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Everything posted by CokeSnortingTory

  1. In 20 years time China will be full of obese people driving SUV's between the taco restaurant and the mall. You heard it here first.
  2. Give over will you. The American system is notoriously shit. There are Japanese soldiers still stuck on remote Pacific outposts who know that. As for the NHS, well it's the old diminishing returns of complexity, innit? The more complexity you add to a system in order to solve currently existing problems, the less value you get from each additional £, until you enter the realm of diminishing returns. As this fellow explains: http://www.amazon.co.uk/gp/product/052138673X/ref=s9_simh_gw_p14_t1?pf_rd_m=A3P5ROKL5A1OLE&pf_rd_s=center-1&pf_rd_r=1NF860ADXM3HGG9ATWHH&pf_rd_t=101&pf_rd_p=467198433&pf_rd_i=468294
  3. Whether the boomers are responsible or not, I think that as they had a contemptuous attitude to the generations above them ("hope I die before I get old" and all that shit) I think the karma wheel really must turn full circle so that they receive what they dished out, only more so.
  4. The stock market - like horse racing, only you don't get to meet any interesting people.
  5. It's like one of Craig Brown's synonyms. I am a civic patriot, you are a nationalist, he is a xenophobe.
  6. This is a crazy idea really. The lesson of Greece is that the EU economy needs to be decentralised. The more the EU attempts centralised fixes, the quicker it brings on its own demise. And thus it is with all utopian projects.
  7. This is excellent news for Skegness. Yes, with traditional seaside holidays returning, my "return to the '70's" meme is still giving value.
  8. Japan would appear to be the poster child for this issue: http://globalpublicmedia.com/peak_oil_and_japans_food_dependence Also a couple of papers here: http://www.sustainweb.org/foodandclimatechange/archive_food_miles/ http://www.springerlink.com/content/r0343w7v0h6827uh/ They're written from an environmental/climate impact perspective (which doesn't interest me as I'm not a warmist), but they're interesting for what they say on food transportation.
  9. No. Read the link. From their figures fuel costs are approx. 25% of shipping a tonne of ore. The full cost would therefore be around Euro 200/tonne. This is for a small batch of 20 tonnes, so of course I would expect this figure to be greatly reduced for bigger batches. This sort of thing doesn't dispel my suspicion that your figures come straight off the top of your head. As for UK steel production, you have a point, but I think increasing fuel prices may see a regional localisation rather than a national one - i.e. we would source more steel from the Czech Republic etc.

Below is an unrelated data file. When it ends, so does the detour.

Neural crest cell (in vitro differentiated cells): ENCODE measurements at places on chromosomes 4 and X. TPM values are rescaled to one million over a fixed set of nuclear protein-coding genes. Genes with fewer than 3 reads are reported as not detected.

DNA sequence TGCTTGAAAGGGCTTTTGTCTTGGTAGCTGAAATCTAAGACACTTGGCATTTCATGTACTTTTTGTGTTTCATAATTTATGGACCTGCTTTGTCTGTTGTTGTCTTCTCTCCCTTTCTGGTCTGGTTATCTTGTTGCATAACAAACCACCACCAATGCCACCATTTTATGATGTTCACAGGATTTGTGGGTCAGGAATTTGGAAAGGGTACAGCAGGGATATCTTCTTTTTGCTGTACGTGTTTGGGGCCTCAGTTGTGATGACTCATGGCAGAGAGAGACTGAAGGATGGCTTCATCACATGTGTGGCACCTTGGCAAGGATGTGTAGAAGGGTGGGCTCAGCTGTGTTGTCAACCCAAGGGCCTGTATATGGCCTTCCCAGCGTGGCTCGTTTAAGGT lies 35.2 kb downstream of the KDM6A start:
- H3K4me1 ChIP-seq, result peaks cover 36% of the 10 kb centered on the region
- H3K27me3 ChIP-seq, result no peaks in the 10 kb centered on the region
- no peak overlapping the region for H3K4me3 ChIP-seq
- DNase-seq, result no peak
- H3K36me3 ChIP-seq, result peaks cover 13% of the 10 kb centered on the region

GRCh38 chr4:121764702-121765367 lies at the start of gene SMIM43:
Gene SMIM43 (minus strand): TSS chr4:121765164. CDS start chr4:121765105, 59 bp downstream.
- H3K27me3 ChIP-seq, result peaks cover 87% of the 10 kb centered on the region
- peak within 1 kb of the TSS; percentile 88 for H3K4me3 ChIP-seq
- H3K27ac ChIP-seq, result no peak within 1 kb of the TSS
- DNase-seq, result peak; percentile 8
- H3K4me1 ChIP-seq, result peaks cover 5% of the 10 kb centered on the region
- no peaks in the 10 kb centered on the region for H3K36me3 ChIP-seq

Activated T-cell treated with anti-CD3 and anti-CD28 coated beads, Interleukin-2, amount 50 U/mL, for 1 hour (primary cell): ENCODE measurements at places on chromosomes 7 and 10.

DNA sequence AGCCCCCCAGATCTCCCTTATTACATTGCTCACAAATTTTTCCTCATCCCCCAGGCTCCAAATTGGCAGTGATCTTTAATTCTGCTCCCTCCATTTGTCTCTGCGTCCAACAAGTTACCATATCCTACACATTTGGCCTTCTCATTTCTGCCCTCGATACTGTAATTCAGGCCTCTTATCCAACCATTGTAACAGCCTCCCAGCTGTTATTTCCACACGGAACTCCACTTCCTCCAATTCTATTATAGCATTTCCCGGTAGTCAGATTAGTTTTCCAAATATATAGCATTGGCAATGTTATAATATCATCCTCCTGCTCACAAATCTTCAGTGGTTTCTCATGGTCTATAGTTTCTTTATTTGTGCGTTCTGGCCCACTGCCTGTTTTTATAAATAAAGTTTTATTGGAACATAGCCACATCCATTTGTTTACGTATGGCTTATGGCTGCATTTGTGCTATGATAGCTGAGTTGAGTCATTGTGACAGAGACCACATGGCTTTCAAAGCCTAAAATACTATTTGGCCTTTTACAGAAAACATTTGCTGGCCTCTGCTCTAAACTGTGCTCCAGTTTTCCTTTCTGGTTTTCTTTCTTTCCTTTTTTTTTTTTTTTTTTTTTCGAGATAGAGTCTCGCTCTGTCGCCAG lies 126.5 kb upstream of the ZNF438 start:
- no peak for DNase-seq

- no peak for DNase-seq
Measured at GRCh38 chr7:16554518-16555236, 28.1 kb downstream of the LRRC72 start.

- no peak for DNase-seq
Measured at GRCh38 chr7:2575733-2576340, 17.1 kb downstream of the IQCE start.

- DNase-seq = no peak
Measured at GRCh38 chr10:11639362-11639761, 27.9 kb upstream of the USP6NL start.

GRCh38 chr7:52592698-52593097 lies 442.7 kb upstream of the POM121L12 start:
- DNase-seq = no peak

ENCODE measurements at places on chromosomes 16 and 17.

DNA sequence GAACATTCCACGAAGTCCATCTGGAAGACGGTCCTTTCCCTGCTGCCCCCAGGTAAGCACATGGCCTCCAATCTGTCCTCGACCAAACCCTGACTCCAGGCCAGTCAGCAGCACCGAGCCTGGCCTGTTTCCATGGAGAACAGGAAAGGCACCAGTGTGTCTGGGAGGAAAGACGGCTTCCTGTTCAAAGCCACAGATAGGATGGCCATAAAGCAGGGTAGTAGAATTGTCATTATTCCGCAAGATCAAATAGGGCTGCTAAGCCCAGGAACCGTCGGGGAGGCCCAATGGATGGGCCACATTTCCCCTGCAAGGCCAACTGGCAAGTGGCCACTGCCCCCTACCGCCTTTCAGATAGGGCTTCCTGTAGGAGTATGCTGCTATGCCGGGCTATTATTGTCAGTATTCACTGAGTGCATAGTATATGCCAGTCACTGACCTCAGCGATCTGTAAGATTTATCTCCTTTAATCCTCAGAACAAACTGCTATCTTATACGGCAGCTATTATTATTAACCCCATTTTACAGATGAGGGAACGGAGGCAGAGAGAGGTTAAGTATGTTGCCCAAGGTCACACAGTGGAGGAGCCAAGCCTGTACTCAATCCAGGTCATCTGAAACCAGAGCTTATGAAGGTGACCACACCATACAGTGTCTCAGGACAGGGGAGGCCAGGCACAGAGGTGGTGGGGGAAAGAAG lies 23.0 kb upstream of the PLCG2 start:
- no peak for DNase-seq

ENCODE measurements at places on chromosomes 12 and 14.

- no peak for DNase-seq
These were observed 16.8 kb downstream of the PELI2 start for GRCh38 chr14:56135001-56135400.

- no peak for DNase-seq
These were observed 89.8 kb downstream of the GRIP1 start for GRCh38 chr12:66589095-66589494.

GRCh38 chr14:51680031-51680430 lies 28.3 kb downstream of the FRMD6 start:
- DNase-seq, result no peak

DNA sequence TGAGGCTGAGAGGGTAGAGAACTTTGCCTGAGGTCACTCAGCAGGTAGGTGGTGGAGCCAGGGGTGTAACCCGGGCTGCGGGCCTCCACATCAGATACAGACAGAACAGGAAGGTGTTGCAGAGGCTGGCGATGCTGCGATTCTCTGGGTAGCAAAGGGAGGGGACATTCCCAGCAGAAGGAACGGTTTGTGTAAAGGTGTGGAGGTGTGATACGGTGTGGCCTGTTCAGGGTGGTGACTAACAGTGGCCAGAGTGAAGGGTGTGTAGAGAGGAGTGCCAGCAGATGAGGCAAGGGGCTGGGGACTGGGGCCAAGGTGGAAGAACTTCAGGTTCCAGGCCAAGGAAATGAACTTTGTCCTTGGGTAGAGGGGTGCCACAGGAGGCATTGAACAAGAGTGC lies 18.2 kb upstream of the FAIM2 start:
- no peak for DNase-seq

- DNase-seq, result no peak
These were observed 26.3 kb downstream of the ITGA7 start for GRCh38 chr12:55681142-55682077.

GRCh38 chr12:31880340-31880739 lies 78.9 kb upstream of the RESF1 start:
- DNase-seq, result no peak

10. I think we agree what is going to happen here, but I disagree that co-operativeness = femininity. Russian society, which has always been supremely co-operative (which is why Marxism succeeded there against all the predictions of the Marxists themselves) is so because of a fraternal feeling. This isn't addressing the point I raised, which was not so much about the production of food as its distribution - I think contemporary agriculture is more influenced by the methods of distribution than the methods of production. I'll bow to your greater knowledge on this, with the proviso that I can shrug my shoulders if it doesn't pan out as expected.
  11. I don't know if this logic works, as in a society that values children, women will be vulnerable to the limits of their fertility - it may be younger women have more bargaining power, but older ones won't. That said, I think the whole mentality of competition will tend to fade away - it is one of the ironic features of modern life that the much-vaunted capitalist spirit of "competition" needs an abundance of resources to support it. When times get tight, the co-operative spirit is much more valuable - I therefore think the "sex wars" will become more muted. I don't think you need a large energy crisis to affect how agriculture works. I think the big influence will be increased transportation costs which will make the big box model, with its "just in time" delivery shedules less economical, so the distribution of food will scale downwards. I expect we will see more local permaculture, with people growing their own food. Again, this is nothing particularly drastic, just a return to how things were before the last 30-40 years. Well if low cost substrates are 10 years away they might as well be never, given science's tendency to over-claim. I'll believe them when I see them - the same with paper batteries etc. All this could happen of course - I just tend to be wary of the technologists' promises.